Last week I went to the Robarts – UofT Library with my meditated list of books to borrow for the next step of the project -cultural context of sources, Galicia 9th-10th centuries. As always happens, while walking along the shelves looking for these books previously selected, few others caught my attention so the initial list of six books ended up in eleven (I couldn’t carry more!) … Anyway, the day before yesterday, by morning, one of these ‘extra’ books, “Los caminos medievales de Galicia” / “Medieval roads of Galicia”, called me and I decided to take a look.
Studying the graphic evolution of Visigothic script, specifically the minuscule variant in transition to Carolingian script, I grabbed this book because I thought it would help me understand how the new writing system slipped in Galician scriptoria, marking the Visigothic script from the mid-eleventh century onwards. I started reading and I could not stop until finishing it!
The author of this book, Elisa Ferreira, is currently professor of Medieval History at the University of Santiago de Compostela. The work is excellent and very interesting for reading it as a reference book and even as a literary work. It thoroughly reconstructs all the roads, main and secondary, linking villages, monasteries, and cathedrals of medieval Galicia in such detail that you can imagine people traveling through them, suffering hardship, carrying goods up and down… I really enjoyed reading it 🙂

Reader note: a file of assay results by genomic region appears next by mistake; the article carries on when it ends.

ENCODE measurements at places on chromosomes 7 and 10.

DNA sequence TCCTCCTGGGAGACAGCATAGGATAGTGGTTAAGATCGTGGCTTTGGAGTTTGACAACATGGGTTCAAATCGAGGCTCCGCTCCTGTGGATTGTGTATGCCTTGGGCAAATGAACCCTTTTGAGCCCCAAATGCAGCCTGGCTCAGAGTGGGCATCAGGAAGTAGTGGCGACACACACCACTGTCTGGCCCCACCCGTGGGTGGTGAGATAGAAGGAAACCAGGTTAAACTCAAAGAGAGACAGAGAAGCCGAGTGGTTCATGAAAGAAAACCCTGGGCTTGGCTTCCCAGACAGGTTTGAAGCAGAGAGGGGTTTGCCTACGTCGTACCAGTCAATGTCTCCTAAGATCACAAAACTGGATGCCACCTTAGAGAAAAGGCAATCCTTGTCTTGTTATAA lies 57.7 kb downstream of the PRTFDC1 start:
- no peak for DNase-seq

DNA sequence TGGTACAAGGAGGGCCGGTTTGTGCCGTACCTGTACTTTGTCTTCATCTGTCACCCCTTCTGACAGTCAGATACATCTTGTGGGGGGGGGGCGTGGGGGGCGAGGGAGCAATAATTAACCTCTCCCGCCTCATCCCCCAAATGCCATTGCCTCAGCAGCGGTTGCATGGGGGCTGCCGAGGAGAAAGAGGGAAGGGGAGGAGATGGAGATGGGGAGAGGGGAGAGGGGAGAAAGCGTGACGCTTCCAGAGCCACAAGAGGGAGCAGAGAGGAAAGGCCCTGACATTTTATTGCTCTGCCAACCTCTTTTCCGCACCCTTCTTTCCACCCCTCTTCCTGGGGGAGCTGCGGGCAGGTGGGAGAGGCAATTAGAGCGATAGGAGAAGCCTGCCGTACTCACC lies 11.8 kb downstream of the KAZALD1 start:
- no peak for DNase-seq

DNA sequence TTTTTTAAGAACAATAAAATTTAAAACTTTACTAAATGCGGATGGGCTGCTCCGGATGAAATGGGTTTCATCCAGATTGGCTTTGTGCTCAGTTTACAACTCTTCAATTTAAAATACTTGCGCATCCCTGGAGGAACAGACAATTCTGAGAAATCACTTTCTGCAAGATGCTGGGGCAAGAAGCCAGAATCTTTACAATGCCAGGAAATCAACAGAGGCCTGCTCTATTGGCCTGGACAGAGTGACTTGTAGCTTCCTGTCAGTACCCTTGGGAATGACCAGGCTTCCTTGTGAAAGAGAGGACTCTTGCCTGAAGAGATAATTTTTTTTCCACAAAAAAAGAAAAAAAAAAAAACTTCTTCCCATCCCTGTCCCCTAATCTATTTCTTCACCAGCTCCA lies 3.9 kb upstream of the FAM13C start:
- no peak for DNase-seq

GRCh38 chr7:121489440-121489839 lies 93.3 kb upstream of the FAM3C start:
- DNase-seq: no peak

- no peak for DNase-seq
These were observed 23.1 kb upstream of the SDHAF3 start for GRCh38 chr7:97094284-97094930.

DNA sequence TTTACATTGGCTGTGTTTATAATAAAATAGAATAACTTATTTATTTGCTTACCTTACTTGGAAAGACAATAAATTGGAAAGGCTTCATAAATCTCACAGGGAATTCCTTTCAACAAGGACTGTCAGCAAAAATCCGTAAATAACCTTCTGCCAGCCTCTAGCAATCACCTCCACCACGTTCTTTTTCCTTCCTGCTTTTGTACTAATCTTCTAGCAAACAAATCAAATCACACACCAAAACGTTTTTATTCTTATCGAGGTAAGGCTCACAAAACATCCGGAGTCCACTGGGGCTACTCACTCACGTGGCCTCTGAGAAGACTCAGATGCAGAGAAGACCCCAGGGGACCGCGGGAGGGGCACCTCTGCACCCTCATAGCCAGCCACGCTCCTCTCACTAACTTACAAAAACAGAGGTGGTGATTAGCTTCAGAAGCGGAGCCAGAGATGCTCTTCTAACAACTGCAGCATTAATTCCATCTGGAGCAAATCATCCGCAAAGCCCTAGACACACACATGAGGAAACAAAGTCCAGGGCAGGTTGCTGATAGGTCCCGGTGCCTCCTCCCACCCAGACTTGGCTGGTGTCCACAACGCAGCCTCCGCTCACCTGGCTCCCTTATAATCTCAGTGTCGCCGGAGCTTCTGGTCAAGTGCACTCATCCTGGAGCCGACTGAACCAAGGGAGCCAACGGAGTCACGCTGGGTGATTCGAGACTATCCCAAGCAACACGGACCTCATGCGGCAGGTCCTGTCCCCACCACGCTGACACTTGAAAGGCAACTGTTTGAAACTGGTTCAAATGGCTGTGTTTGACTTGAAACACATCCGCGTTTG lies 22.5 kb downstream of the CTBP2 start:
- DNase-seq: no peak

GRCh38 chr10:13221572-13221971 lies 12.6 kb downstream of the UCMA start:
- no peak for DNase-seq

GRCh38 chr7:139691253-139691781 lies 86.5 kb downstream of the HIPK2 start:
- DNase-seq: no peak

In addition to the useful information I found directly related to my project and which I will discuss below, I learned two interesting things about the Roman roads and their transition to medieval times:
- Fist, that, in theory, the Roman road had pebbles in the center and large slabs in both sides while the medieval, on the other hand, had a central hall. Also, it seems that Galicia repeated hereinafter the Roman type, while the medieval technique was followed in northern Portugal.